One element has always accompanied the opening of Tanglewood: The reappearance of the Tanglewood Music Center and the weekly concerts of the TMC Orchestra in presentations featuring conducting Fellows who prepare pieces under the direction of a master conductor, who also directs the major work on the program. For the first two weeks of this season, BSO Music Director Andris Nelsons led the closers and coached the Fellows. For the remaining four concerts (all on Monday evenings at 8pm), the role will go to Thomas Adés and Stefan Asbury (July 26, part of the Festival of Contemporary Music), Alan Gilbert (August 2), Herbert Blomstedt (August 9), and Stefan Asbury (August 16)
This summer Ozawa Hall, the customary locale for these show, is closed. The much larger Koussevitsky Shed simplifies the matter of social distancing.
Fellowship conductors Kevin Fitzgerald, currently assistant conductor of the Alabama Symphony, and Adam Hickox, assistant conductor of the Rotterdam Symphony, will share the responsibility for the TMCO events this season.
Adam Hickox opened on July 12th with the suite from Appalachian Spring. One of Copland’s best-known works by far, it’s not easy piece to play, especially in the full-orchestra version rather the ensemble of 13 instruments for which Copland originally scored it (because that was all that would fit on the stage in the Library of Congress, where the premiere took place). Copland enlarged the orchestration, partly so that he could conduct it. Indeed, he recorded it with the Boston Symphony in that form.
Hickox gave the quiet passages, often featuring one or a few sustained woodwinds (flute, clarinet) a luminous shimmer with the hushed support of the strings, softly sustained in long-drawn bow strokes. These quiet passages, both at the beginning and in various returns throughout, captured the dreams of the ballet’s protagonists, the newly wedded couple building their home on the American frontier in the early 19th century (when the frontier was still far closer to the Atlantic than it became later in the century). The real difficulties of Appalachian Spring come in the fast sections, where changing meters and scales racing up and down risk losing coordination. Hickox’s crisp beat cued the vigorous rhythmic irregularities, so that they made their points clearly. Only occasionally, in the fastest and most unbuttoned passages, marked by rapid scale passages in contrasting directions, did the ensemble occasionally slip minutely, perhaps a result of sheer enthusiasm. But it recovered quickly, and in the sustained, quiet close, Copland’s pandiatonic harmonies projected a sweetness—without sentimentality—that is one of the characteristic features of this score.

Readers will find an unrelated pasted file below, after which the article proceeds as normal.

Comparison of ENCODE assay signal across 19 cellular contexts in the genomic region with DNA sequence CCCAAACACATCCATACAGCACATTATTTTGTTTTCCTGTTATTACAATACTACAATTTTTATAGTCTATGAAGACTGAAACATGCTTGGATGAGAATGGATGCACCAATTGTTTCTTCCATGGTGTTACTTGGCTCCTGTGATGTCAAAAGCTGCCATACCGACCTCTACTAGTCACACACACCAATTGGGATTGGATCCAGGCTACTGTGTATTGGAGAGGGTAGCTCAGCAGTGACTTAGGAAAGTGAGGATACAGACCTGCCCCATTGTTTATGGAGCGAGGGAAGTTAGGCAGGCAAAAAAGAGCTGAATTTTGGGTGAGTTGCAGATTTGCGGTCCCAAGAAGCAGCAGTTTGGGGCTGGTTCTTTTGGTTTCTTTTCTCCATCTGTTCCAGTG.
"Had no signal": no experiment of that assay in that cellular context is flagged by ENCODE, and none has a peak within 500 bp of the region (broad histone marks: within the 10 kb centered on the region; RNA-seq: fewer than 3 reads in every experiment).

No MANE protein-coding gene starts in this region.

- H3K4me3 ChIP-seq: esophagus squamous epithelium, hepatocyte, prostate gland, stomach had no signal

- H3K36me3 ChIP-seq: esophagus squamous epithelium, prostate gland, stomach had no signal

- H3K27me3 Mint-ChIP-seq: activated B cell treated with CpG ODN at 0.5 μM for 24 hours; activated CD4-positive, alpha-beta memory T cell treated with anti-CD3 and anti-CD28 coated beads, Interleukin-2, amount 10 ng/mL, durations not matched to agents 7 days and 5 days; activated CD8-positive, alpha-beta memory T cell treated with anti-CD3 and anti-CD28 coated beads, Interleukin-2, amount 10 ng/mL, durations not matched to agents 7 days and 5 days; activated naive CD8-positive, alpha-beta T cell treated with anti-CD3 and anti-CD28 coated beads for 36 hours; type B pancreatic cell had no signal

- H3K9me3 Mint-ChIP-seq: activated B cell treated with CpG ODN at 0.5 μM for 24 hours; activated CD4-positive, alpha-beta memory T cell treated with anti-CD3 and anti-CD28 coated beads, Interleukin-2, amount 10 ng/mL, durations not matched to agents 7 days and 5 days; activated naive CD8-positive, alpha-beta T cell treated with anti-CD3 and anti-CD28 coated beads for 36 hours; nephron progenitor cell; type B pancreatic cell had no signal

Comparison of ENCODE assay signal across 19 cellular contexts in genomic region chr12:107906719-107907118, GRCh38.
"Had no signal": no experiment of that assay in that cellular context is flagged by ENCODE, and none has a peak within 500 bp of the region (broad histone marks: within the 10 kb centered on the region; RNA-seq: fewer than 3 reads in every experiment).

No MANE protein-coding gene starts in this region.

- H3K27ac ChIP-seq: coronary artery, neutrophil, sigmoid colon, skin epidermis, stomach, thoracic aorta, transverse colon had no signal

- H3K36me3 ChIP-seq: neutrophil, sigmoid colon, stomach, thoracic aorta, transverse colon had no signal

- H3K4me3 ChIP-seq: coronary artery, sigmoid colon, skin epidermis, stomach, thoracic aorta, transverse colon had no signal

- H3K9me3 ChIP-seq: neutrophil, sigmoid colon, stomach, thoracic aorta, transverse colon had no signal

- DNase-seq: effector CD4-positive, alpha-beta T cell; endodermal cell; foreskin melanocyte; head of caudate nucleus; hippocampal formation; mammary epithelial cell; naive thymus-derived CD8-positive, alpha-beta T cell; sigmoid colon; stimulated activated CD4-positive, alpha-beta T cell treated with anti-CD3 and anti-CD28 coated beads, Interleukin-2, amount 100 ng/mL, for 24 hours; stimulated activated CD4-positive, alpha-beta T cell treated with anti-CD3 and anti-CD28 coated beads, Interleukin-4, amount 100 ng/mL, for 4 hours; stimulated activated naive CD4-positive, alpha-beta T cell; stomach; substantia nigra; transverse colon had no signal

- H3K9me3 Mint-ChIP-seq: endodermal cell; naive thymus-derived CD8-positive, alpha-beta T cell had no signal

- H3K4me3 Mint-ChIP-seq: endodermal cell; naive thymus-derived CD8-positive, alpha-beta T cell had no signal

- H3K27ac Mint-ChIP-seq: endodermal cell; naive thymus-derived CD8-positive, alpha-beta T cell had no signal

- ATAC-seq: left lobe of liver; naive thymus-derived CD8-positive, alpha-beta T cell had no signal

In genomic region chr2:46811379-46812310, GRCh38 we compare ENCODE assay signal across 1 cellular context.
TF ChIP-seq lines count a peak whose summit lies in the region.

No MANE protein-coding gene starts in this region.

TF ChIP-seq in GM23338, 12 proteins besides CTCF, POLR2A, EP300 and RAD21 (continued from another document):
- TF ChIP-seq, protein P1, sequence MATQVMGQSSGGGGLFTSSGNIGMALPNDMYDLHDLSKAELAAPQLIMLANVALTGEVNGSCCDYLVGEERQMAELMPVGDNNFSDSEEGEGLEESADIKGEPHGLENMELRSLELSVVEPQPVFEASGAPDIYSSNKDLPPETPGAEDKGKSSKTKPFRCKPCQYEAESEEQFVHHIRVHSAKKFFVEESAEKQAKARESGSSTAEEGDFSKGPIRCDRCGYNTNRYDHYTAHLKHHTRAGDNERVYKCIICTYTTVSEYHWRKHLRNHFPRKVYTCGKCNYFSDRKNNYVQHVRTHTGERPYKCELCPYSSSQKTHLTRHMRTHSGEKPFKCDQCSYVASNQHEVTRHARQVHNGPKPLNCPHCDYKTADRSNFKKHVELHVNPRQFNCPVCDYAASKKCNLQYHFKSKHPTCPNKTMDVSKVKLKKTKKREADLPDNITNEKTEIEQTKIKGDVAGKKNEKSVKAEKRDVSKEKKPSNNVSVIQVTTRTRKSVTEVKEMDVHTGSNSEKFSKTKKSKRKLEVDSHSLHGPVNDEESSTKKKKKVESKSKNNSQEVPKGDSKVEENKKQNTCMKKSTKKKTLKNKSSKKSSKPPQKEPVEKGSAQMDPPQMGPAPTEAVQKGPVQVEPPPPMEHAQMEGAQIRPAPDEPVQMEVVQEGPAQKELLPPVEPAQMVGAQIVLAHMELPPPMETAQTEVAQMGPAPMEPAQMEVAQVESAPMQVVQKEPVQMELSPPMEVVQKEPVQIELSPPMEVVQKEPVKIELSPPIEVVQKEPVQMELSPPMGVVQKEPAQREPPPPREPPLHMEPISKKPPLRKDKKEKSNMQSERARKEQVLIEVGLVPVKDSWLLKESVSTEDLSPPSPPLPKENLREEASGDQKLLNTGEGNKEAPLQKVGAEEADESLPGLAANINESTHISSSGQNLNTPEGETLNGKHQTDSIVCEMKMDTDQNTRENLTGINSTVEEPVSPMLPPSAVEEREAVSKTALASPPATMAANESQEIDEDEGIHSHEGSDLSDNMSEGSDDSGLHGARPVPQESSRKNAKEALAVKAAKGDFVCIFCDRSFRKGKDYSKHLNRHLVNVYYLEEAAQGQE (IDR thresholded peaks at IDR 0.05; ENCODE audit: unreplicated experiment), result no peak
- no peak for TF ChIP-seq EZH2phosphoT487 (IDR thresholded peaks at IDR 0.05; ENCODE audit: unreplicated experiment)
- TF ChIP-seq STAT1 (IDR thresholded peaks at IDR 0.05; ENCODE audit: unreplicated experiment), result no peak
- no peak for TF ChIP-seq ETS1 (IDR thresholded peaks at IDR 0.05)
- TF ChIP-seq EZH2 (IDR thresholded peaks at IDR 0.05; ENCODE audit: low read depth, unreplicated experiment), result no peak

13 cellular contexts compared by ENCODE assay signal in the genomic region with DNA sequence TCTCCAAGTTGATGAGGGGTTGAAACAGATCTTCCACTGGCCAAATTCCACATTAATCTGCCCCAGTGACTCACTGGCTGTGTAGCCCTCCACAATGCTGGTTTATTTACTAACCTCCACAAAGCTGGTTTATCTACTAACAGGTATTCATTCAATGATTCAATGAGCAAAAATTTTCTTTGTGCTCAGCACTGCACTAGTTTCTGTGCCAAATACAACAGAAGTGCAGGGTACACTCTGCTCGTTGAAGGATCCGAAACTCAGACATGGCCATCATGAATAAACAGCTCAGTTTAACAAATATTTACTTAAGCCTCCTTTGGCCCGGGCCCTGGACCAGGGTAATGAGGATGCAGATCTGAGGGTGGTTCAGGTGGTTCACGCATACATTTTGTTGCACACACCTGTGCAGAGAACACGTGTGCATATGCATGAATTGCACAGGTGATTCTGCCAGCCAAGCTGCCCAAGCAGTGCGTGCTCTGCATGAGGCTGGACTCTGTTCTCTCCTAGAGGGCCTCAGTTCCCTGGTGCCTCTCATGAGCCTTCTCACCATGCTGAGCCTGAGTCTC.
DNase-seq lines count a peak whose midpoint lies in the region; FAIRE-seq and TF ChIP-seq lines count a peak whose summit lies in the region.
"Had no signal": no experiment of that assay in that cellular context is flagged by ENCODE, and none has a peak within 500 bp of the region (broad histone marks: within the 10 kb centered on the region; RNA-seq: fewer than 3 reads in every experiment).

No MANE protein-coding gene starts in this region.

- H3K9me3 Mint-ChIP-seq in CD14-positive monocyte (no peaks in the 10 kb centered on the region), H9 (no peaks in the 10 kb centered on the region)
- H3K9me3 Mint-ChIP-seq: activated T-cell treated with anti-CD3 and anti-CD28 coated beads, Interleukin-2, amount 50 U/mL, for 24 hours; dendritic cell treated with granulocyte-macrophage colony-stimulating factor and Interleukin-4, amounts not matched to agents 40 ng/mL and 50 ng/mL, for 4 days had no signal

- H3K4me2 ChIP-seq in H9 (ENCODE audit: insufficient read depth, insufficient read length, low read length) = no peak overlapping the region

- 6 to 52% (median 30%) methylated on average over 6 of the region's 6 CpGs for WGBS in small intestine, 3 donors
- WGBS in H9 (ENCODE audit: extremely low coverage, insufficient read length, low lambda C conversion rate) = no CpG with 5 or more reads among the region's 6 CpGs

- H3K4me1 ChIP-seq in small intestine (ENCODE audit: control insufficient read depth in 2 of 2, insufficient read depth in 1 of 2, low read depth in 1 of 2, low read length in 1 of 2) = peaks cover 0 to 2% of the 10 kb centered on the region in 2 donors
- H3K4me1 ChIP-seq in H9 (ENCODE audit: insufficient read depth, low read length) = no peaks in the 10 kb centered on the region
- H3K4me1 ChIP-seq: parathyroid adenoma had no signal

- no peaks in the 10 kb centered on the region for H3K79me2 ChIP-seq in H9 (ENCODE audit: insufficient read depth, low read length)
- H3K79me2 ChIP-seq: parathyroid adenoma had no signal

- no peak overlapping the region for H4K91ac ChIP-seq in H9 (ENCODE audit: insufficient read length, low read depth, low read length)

Kevin Fitzgerald led the music by a composer new to Tanglewood. Hannah Kendall was born in England, to Guyanese parents in 1984. She grew up in a multiethnic region of London where she absorbed a wide range of cultural traditions, from the widespread African diaspora as well as East Asian, Caribbean, and white European. Many English orchestras have given her compositions, but her Disillusioned Dreamer marked her first commission for an American ensemble, the Berkeley Symphony Orchestra, which gave the first performance in 2019. She often draws her fundamental impetus from a literary passage or some visual art. Here she chose a passage from Ralph Ellison’s Invisible Man depicting the discomfort felt by a Black man in a space filled with white men of various ages. The narrator described himself as a “disillusioned dreamer,” while experiencing the people in the gathering “affecting the pseudo-courtly manners f certain southern congressmen.” Not specifically descriptive of the text, the score begins with a passage of nervous fragmented sounds, gradually growing in intensity and taking on greater substance and solidity, to a sense of awareness (on the part of the protagonist), and passing away with much of the opening fragments, suggesting an ongoing, largely unchanged background to life. Fitzgerald brought the ephemeral and the more solid musical elements into a clear shape and expression.
Then Andris Nelsons led a performance both lyrical and witty of Beethoven’s Fourth Symphony, doubly welcome for being probably the least-often heard of the nine. He shaped the slow, long-held notes of the Adagio introduction with a wonderful songful mood, swelling and returning with sonorities that seemed alive throughout. The contrasting lively portions, throughout the symphony, came to live with vivid energy and wit, all the way to the final page, where the frantic theme of the last movement recurs in the solo bassoon, played slowly, as if in utter exhaustion, when the rest of the orchestra brushes him of and races to a quick close.
On July 19th, high humidity obtained in the Shed (though the weekend’s rain held off during the concert itself), and with a slight chill in the air. Nelsons conducted two of four works, both somewhat shorter than the customary “big” closer, yet all four, to a certain degree, conversed with one another: an early classical symphony, and a neo-classical delight from the 20th century. The Fellows led numbers that provided balance, representing the beginning and end of the romantic era.